We’ve talked a lot about the best smelling perfume, vintage perfumes, and even how long you can keep old perfume around. But how is perfume made?
Today, we’re going to dive into some of the intricacies of how perfume is made — and why your once-favorite perfume might now smell just a little off or different.
When perfume was first made — looking back at the archaic times — we were unable to manufacture synthetic smells. This meant that perfume makers had to rely on aromatic flowers, woods, oils, and other spices to create a scent. The result was a scented oil (essential oils) that could be used as a perfume or for different religious or ceremonial purposes. Then, it was the Persians who developed a distilling process using alcohol instead of oil to create a fragrant perfume.
Over time, we’ve perfected different processes and found other ways to manufacture scents synthetically. This has allowed for the wide perfume market we have today.
There are some scents that don’t occur in nature or don’t produce essential oils, so synthetic scents are used to emulate that scent. This doesn’t mean that perfumes have completely moved away from natural scents. In fact, many fragrances are still made using natural ingredients, including fruits, plants, and woods. But how are those scents extracted? There are a few different extraction processes that can be used.
Materials are put in a still until they are extracted, cooled, and then liquefied.
Plants are placed in a rotating drum and covered with benzene or petroleum so they dissolve. What’s left behind is a waxy substance. This substance contains the oils and is placed in ethyl alcohol. Once that alcohol is dissolved and burned off, you’re left with a perfume oil.
Maceration uses warmed fats to help soak up the fragrance of flowers and other plants. Once that happens, the fat is soaked in alcohol to release the essential oils.
Flowers or other plants are spread across greasy, coated sheets of glass and placed in a wooden frame until the grease is able to absorb the fragrance.
As one of the oldest extracting forms, it extracts citrus oils through pressing.
Once all of the ingredients have been extracted or synthetically produced, all of these scents and ingredients need to be blended together. The oils and extracts are added to something called the “nose” — a formula carefully crafted over years by the perfume manufacturer that contains hundreds of ingredients. From there, other fixatives like castor, coal tar, and animal substances are added to help the perfume evaporate slower and stay fragrant for longer.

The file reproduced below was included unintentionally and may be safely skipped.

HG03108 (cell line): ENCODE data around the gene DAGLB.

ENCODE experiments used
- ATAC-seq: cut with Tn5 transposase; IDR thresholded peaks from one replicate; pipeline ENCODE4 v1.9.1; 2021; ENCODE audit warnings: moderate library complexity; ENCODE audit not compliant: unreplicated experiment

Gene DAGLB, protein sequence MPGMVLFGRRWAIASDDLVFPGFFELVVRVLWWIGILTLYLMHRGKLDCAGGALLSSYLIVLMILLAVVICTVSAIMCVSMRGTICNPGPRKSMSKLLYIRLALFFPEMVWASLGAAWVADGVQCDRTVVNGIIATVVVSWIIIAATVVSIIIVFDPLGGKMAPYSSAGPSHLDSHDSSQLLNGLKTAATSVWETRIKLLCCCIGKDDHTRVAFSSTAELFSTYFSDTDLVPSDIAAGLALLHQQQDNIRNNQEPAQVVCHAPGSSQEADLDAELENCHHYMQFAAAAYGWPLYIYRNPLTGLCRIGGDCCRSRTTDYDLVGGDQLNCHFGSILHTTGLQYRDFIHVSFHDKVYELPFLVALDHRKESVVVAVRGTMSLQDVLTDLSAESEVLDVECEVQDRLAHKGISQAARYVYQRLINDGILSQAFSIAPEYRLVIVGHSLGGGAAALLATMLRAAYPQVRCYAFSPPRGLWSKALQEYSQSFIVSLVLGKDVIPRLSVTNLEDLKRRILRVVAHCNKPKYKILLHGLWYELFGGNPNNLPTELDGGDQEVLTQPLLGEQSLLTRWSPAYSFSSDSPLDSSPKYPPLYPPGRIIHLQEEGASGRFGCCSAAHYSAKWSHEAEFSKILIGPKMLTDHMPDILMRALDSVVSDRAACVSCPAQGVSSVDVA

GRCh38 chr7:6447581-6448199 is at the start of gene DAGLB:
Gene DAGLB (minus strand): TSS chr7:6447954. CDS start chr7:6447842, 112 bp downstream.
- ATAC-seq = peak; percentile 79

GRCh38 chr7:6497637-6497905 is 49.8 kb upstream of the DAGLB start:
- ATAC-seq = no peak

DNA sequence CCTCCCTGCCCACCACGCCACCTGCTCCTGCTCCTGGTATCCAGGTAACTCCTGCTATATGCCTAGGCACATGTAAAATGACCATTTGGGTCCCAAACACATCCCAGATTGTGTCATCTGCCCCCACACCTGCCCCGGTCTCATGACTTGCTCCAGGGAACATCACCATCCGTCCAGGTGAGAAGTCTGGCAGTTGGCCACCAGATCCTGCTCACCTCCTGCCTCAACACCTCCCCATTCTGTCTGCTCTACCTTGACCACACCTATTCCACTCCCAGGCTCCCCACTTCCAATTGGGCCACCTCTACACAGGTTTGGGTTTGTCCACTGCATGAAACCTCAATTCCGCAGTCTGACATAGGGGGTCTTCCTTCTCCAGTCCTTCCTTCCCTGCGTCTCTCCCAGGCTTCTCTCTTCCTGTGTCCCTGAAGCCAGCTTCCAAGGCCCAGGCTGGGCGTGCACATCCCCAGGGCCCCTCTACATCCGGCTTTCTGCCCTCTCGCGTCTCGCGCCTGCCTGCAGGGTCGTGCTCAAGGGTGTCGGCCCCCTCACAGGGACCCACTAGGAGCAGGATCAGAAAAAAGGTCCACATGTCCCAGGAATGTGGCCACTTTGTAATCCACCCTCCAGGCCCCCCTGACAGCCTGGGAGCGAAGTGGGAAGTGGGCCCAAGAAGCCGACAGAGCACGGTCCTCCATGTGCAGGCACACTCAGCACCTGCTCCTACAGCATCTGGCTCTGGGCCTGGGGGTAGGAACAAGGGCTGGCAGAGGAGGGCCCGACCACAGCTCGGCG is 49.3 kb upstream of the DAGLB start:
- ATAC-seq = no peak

Water can be used to dilute the ingredients and a delicate alcohol to scent ratio is created. For example, a Eau de Parfum will have a lower concentration of alcohol while body mists and sprays will have a higher concentration.
Once mixed together, a perfume or fragrance will be left to sit age for a few months to ensure that the best scent has been created. From there, the manufacturer will put the fragrance through a quality check to ensure that nothing in the perfume is harmful and that the entire product has been created and blended correctly.
Sometimes, your favorite scent might be discontinued or might not smell like it used to. Part of that can come from the delicate balance that goes into creating these scents. Sometimes, manufacturers are unable to get certain ingredients in the future or have a challenging time creating the same blend over and over again. If they are unable to replicate the first bath of perfume, a fragrance might have to be discontinued or created again from scratch.
We hope you have a better understanding of what goes into the entire perfume process, from the individual scents to the final product.If you’re still searching for your favoritediscontinued fragrances or top rated women’s perfume, make sure you shopFragrance Original for a wide selection of your favorites!